Yet also I lifted up my hand to them in the wilderness, that I would not bring them into the land which I had given them, flowing with milk and honey, which is the glory of all lands;
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EXPOSITORY (ENGLISH BIBLE)I would not bring them into the land.—Numbers 14:28-29. In consequence of their rebellion and want of faith, all the men above twenty years old when they came out of Egypt were doomed by the Divine oath to perish in the wilderness. Yet He did not utterly take His mercy from them, but promised that their children should be brought into the land, as is set forth in Ezekiel 20:17.Yet also; moreover also, as the same particles are rendered, Ezekiel 20:12.
I lifted up my hand unto them; see Ezekiel 20:5; sware in his wrath against them, Psalm 95:11.
In the wilderness of Paran, where the Israelites pitched and abode in several parts of it many days, during which time they lust for flesh, Numbers 11:4,5, and murmur against the Lord, Moses, and the two faithful spies, who had searched out the land: here it was they would make them a captain and return to Egypt, Numbers 14:4.
That I would not bring them, & c: so it is recorded, Numbers 14:11,12,22,23,28-32; so all the murmuring, disobedient, unbelieving generation was excluded, and their children were brought in; which, well noted, reconcileth the seeming contrariety between the oaths of God.
Them; those rebellious and murmuring ones.
Given them; promised to the seed of Abraham, but not confined to that generation; the promise was made good, though to the next generation.
Flowing with milk and honey: see Ezekiel 20:6. Ezekiel 20:5;
that I would not bring them into the land which I had given them; by promise to their fathers, and to them. This is to be understood of the generation that came out of Egypt, that received the ill report the spies made, and murmured against the Lord; wherefore he swore in his wrath that they should not enter into his rest; or he would not bring them into the land of Canaan, save Caleb and Joshua; and accordingly none else entered but them, though their posterity did; and so both his oath to them, that they should not enter, and his oath to Abraham, that he would give to his seed the land, had their accomplishment, Numbers 14:23; a land
flowing with milk and honey, which is the glory of all lands; See Gill on Ezekiel 20:6.Yet also I lifted up my hand unto them in the wilderness, that I would not bring them into the land which I had given them, flowing with milk and honey, which is the glory of all lands;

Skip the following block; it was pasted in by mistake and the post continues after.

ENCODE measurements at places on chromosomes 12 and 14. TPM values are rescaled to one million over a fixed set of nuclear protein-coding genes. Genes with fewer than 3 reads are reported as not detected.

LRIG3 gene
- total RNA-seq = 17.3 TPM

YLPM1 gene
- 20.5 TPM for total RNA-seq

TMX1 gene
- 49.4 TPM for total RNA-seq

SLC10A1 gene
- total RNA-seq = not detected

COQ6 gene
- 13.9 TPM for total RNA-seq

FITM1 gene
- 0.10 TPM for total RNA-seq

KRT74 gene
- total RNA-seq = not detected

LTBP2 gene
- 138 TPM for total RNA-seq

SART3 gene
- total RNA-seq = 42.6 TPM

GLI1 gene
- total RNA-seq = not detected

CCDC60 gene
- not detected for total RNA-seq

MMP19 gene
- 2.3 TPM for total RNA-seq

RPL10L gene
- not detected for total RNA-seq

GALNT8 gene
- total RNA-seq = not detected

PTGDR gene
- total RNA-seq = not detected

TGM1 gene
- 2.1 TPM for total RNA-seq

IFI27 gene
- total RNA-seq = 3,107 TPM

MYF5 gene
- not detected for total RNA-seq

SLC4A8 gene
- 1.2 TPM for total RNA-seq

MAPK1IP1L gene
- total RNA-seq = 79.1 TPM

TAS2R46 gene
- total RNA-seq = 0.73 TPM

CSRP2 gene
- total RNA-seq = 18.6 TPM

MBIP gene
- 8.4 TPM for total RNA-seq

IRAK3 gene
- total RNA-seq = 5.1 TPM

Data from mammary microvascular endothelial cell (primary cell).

EXEGETICAL (ORIGINAL LANGUAGES)Ezekiel 20:1 applies not only to Ezekiel 20, but also to Ezekiel 20-23 (compare Ezekiel 24:1); the prophetic utterances in these four chapters being bound together into a group of connected words of God, both by their contents and by the threefold repetition of the expression, "wilt thou judge?" (vid., Ezekiel 20:4; Ezekiel 22:2, and Ezekiel 23:36). The formula התשׁפּוט, which is only omitted from the threat of punishment contained in Ezekiel 21, indicates at the same time both the nature and design of these words of God. The prophet is to judge, i.e., to hold up before the people once more their sinful abominations, and to predict the consequent punishment. The circumstance which occasioned this is narrated in Ezekiel 20:1-3. Men of the elders of Israel came to the prophet to inquire of the Lord. The occasion is therefore a similar one to that described in the previous group; for we have already been informed, in Ezekiel 14:1, that elders had come to the prophet to hear God's word from him; but they had not gone so far as to inquire. Here, however (Ezekiel 20), they evidently address a question to the prophet, and through him to the Lord; though the nature of their inquiry is not given, and can only be gathered from the answer, which was given to them by the Lord through the prophet. The ground for the following words of God is therefore essentially the same as for those contained in Ezekiel 14-19; and this serves to explain the relation in which the two groups stand to each other, namely, that Ezekiel 20-24 simply contain a further expansion of the reproachful and threatening addresses of Ezekiel 14-19.